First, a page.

The cumulative result actually brings some good news to both parties, but Republicans fare better because the representative predictive models suggest the GOP is in position for a net gain of at least one seat even while falling behind in their two key defense states of Arizona and Nevada.

Though the survey sampling period is long, the three-week time frame is the period consumed to survey all 13 states. Survey Monkey begins with a regular sampling universe of 3,000,000 individuals who have agreed to participate in their polls. For this project, 12,677 registered voters participated from a high of 1,280 in Arizona to a low of 457 from North Dakota. The sample size in the largest state tested, Florida, was 1,080. All of the surveys were weighted to reflect the demographic and political trend history for each state. The polling error factor for each place ranged between 4.5 and 5.5 for all states but North Dakota. In the latter, the error factor was 7.5.

There are several bright spots for both parties. Democrats fare better on the question of voter enthusiasm, which is consistent with data results recorded in virtually every poll conducted over the past year. Regarding intent to vote across the board in these Survey Monkey polls, however, both parties record about equal numbers. Overall, President Trump’s job approval scores have greatly improved. Looking at the combined 13-state universe, the president scored a 50:49 percent job approval ratio, going from a high of 60:39 percent in Tennessee to a low of 44:55 percent in Pennsylvania. But, even his lowest rating is an improvement from where he stood earlier in the election cycle.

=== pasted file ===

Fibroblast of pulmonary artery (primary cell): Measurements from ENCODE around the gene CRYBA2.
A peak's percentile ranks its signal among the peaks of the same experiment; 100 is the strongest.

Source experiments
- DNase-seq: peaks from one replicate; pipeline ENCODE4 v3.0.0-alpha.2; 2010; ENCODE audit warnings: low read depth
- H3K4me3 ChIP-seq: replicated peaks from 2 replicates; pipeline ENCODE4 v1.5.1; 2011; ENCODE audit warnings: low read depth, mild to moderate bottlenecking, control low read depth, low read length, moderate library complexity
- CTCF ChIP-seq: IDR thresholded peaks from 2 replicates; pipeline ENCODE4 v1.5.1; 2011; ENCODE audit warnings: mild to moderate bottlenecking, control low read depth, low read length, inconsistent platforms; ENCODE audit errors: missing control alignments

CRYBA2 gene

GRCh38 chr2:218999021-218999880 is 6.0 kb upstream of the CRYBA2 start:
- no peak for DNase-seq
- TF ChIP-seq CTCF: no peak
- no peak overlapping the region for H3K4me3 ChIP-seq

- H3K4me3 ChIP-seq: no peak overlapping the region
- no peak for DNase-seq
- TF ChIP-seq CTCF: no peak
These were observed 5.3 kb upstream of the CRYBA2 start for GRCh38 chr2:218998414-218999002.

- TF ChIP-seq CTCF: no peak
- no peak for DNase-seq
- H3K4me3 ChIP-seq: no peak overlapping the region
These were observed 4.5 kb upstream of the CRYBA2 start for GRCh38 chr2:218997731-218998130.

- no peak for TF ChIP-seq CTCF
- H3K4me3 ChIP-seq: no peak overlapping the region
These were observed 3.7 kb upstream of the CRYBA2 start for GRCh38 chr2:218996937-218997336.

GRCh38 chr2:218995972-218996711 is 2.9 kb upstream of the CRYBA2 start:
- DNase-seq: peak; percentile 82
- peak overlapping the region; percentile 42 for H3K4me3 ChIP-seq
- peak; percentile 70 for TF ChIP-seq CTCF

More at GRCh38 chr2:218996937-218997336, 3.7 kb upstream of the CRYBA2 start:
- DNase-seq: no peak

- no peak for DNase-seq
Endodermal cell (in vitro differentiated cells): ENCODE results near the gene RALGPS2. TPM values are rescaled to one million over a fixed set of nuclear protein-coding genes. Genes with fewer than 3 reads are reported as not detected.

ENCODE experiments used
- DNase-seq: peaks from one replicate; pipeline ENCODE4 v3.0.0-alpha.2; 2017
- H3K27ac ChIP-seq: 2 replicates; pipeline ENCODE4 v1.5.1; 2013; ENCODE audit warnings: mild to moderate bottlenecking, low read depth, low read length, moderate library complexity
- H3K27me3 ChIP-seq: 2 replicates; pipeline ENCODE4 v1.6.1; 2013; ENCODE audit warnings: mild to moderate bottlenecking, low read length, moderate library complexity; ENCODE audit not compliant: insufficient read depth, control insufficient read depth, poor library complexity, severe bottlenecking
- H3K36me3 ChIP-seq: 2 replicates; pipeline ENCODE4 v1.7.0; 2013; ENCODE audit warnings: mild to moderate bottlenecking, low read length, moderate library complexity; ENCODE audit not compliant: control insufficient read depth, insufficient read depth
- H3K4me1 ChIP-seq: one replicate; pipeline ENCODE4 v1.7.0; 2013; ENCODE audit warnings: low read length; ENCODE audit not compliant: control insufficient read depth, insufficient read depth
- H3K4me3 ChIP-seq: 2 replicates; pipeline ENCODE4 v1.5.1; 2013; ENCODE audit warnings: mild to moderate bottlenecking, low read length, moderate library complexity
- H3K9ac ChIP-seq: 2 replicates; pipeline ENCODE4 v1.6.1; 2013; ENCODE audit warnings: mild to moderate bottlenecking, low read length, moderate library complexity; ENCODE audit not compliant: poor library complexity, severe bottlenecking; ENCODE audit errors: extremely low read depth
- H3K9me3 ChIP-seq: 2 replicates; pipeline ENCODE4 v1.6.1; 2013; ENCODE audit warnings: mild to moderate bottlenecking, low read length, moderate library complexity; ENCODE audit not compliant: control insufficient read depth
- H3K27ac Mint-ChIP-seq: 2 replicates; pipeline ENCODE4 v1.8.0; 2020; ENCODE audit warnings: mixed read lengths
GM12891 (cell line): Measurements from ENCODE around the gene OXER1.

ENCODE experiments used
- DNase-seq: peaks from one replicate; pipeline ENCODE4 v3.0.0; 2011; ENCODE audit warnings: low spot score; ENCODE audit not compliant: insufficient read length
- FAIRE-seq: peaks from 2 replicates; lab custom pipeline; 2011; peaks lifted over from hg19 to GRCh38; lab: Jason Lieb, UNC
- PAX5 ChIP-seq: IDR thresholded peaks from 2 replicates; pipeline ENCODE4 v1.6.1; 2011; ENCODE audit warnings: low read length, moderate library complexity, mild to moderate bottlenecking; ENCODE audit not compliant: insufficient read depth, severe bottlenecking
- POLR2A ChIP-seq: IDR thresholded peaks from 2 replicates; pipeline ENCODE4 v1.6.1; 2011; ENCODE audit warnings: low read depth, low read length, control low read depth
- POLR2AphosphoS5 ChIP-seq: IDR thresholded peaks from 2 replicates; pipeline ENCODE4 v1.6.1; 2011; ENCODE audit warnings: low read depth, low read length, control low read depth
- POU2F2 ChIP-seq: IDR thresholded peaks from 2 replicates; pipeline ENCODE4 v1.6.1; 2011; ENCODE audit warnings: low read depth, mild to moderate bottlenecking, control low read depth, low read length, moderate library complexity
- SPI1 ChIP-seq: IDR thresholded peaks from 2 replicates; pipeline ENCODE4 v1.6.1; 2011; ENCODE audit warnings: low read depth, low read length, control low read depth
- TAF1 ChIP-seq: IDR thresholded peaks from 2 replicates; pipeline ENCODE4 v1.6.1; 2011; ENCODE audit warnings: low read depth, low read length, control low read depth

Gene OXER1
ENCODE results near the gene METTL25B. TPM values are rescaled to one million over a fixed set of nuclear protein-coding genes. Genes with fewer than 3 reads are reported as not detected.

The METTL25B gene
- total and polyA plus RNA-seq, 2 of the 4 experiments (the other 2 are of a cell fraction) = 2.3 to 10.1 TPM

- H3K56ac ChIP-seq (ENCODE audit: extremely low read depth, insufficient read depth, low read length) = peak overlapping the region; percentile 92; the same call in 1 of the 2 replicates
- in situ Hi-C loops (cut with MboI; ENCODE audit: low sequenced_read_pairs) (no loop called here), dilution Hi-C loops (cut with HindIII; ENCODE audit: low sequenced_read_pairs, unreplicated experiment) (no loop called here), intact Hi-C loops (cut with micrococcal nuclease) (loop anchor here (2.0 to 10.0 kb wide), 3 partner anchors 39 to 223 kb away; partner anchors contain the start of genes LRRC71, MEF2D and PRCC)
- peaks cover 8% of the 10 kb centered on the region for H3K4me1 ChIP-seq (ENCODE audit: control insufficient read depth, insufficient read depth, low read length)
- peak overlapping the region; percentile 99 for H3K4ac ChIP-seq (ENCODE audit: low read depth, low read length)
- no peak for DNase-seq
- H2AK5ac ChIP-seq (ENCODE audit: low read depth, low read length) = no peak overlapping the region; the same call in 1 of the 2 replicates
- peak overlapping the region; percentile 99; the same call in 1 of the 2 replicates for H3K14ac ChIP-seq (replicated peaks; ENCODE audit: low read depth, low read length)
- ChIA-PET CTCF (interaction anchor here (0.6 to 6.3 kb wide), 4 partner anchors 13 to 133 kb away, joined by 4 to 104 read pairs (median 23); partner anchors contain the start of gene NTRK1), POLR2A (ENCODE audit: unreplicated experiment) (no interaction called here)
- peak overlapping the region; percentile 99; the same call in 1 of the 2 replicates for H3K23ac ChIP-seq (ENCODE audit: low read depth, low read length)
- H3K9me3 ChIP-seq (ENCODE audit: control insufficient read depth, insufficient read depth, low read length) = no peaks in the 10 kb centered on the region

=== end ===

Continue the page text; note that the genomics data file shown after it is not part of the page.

According to the SM numbers, Democrats are in position to convert both the Arizona and Nevada races. Rep. Kyrsten Sinema (D-Phoenix) leads all three individuals competing in the Republican primary. Her strongest opponent, unsurprisingly, is US Rep. Martha McSally (R-Tucson). In the various modeling scenarios, Sinema posts leads of between one and six percentage points over Rep. McSally and far greater margins over the other two GOP candidates.

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Lamborn Reinstated in Colorado;
Similar Problems Emerge in MI-1

By Jim Ellis

Six-term GOP Rep. Doug Lamborn (R-Colorado Springs)

Six-term GOP Rep. Doug Lamborn (R-Colorado Springs)

May 4, 2018 — A Colorado federal court judge has reinstated Rep. Doug Lamborn (R-Colorado Springs) to the 5th Congressional District Republican primary ballot in a ruling that was issued late Monday night. The judge indicated that the state’s law requiring petition circulators to be Colorado residents is unconstitutional.

Earlier, the state court declared that some of Rep. Lamborn’s petition signatures were disqualified because certain paid petition circulators were not Colorado residents. Therefore, all signatures obtained by the non-qualified circulator(s) were declared ineligible even though the individual signers met the proper legal requirements. The rejected number took Lamborn below the minimum 1,000 valid petition signatures necessary for ballot placement; hence, his disqualification from the primary election.